Police reform remains hot issue
By Ron Wynn
It has taken two deaths and several rallies, but now it seems Nashville will finally get a chance to create a citizens review board, or community oversight group, or what anyone wants to call a coalition of citizens who will assess and examine police behavior in controversial and questionable situations.
The Davidson County Election Commission voted 5-0 August 15 to add a proposed Metro Charter amendment to the November ballot that would establish an independent police watchdog entity. They validated nearly 5,000 signatures (4,801 to be exact) on a petition to make it a referendum issue.
The local chapter of the Fraternal Order of Police (FOP) immediately announced plans to challenge this in court, an action that only worsens relations between law enforcement and the Nashville Black community. The police are now not only perceived as an invading or occupying force, but one also afraid of community scrutiny.
The mayor continues to waffle, saying he supports creating this board in principle, but has differences with the group Community Oversight Now. It's more likely he doesn't want to be viewed in some corners as politically supporting anything endorsed by Black Lives Matter Nashville, who's also involved with this petition, and has called for the resignation or firing of police chief Steve Anderson.
Meanwhile there's no word from District Attorney Glenn Funk's office (at least not up to now) over whether he intends to press for any type of indictment against Andrew Delke, the 25-year-old officer who shot Daniel Hambrick (also 25) four times last month as Hambrick was fleeing.
Hambrick's family has demanded Funk pursue a murder charge, but that is highly unlikely unless the TBI investigation produces something more shocking than what's on the video. That footage has now appeared on "Good Morning America," "CNN," the BBC, and pretty much every online Black and news website.
Judging from some of the things said during two marches held over the weekend of August 11-12, folks have had their fill of excuses and rationalizations.
Everyone from the NAACP to the Ministerial Alliance and the ACLU is demanding change. Even chief Anderson called the video "very disturbing," and publicly said the policy being taught at the police Academy regarding foot pursuit was under review.
ALL their policies need to be under review in light of not only the two shootings over the last two years, but the exhaustive report compiled by members of Gideon's Army which showed a glaring disparity in traffic stops that was racially based.
There is a crisis in policing and a lack of confidence in them from the people who most need their services. Nothing breeds contempt faster among the citizenry of law enforcement than police misconduct and brutality, and no one benefits from it more than criminal predators.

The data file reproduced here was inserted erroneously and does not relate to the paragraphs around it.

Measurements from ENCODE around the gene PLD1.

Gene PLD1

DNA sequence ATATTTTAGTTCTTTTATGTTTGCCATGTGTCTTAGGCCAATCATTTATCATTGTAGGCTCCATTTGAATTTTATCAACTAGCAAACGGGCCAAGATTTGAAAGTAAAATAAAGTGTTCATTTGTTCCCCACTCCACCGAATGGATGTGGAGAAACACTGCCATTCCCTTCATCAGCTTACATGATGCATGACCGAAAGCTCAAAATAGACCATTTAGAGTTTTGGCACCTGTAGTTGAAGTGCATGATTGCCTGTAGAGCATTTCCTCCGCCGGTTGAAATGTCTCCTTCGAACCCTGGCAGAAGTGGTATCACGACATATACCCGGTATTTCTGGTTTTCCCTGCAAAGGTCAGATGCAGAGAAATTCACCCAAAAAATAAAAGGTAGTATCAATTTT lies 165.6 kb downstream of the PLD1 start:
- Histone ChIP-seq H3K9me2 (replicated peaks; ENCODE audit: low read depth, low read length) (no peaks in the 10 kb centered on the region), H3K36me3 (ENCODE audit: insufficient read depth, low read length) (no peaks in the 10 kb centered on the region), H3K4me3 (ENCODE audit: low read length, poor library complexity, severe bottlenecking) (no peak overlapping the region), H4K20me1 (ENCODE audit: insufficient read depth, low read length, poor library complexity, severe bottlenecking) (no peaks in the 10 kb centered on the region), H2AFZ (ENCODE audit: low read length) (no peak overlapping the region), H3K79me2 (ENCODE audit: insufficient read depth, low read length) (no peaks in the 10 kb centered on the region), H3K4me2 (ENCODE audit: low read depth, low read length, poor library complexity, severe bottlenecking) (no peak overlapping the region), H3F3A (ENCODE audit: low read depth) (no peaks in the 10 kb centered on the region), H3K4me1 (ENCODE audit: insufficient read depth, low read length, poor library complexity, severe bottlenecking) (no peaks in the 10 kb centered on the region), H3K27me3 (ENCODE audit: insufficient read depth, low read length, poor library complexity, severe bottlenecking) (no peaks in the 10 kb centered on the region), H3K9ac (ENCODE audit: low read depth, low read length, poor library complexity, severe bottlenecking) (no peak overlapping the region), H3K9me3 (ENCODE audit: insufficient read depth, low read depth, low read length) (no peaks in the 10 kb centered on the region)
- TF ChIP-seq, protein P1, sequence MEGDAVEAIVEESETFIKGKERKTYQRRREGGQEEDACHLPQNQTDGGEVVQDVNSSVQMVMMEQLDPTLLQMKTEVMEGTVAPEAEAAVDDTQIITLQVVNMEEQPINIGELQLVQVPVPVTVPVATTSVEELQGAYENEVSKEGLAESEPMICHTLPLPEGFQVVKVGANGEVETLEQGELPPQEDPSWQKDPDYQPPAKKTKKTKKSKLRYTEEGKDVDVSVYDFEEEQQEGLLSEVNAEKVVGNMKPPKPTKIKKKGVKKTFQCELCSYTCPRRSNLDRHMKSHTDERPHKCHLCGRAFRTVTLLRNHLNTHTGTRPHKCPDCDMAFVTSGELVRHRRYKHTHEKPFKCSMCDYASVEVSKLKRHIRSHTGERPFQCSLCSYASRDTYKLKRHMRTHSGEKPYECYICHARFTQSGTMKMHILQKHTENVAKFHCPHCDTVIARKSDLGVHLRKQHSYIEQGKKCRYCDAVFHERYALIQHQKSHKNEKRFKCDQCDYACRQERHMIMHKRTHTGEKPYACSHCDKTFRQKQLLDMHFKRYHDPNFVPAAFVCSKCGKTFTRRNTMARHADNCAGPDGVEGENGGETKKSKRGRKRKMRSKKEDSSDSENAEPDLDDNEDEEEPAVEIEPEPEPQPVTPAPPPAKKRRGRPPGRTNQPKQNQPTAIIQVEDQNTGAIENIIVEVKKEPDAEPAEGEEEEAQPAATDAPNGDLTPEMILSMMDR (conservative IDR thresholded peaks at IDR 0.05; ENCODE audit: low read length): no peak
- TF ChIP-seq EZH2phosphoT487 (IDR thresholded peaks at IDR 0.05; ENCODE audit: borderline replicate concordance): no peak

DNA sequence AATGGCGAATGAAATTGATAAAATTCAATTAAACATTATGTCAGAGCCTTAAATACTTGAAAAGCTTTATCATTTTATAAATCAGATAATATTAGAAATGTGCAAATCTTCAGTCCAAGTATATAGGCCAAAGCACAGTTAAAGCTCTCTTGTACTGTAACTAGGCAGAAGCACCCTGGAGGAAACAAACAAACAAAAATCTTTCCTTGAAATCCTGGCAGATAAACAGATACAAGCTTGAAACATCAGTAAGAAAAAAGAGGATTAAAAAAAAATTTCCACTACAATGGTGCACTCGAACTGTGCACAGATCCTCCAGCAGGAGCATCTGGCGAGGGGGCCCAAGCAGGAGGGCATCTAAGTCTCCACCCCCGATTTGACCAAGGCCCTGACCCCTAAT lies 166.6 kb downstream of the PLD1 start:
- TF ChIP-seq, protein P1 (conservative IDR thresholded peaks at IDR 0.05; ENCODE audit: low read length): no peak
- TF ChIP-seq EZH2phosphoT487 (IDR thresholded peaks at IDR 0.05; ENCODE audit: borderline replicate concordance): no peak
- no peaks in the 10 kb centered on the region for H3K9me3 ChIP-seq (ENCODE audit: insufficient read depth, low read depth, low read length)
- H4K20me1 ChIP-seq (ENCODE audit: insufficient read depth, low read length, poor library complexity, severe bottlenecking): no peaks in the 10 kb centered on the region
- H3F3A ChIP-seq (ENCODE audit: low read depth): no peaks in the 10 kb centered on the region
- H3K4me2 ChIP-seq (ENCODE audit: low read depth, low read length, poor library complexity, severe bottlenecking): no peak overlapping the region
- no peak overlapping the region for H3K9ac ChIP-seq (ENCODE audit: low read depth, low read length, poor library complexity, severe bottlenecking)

They delight in the fact their actions won't be reported because people are too disgusted and/or afraid of the police to enlist their aid in riding neighborhoods of their presence.
Right-wingers can spout all the "Law and Order" rhetoric they like, but until police are not only willing to interact with the communities they patrol on a regular rather than crisis basis, but also stop resisting any attempts at oversight or input from citizens, they will never get either the trust they need or the co-operation they seek.
Captain Ron Johnson was a native of Ferguson, and had been in law enforcement for three decades when his entire life changed. When a young Black man named Michael Brown was killed by a white policeofficer on August 9, 2014, Ferguson exploded.
After five days of unrest, Johnson, a veteran State Trooper, was placed in charge of restoring peace to his hometown. The next 13 days were a mix of triumph and defeat. Johnson spent parts of each day marching with protesters.
He was suddenly on demand for CNN interviews, but he also became a pariah to many of his fellow police. One officer once even asked him if he were now "one of them," as though he had suddenly joined enemy forces.
Johnson joined noted author Alan Eisenstock to write the new book "13 Days In Ferguson" (Tyndale), a detailed account of his experiences. It shows both the suspicion and contempt many Black citizens hold for the police, and the equal amount of resentment and distrust these officers have for the people they've taken an oath to serve and protect.
Johnson frequently feels totally isolated, as the people he's trying to help doubt him, and his fellow officers feel he's betrayed them. Anyone who wants a candid look inside 21st century police attitudes, and some understanding of just how wide the divide currently is between cops and ordinary citizens, particularly Black ones, will find "13 Days in Ferguson" eye-opening material.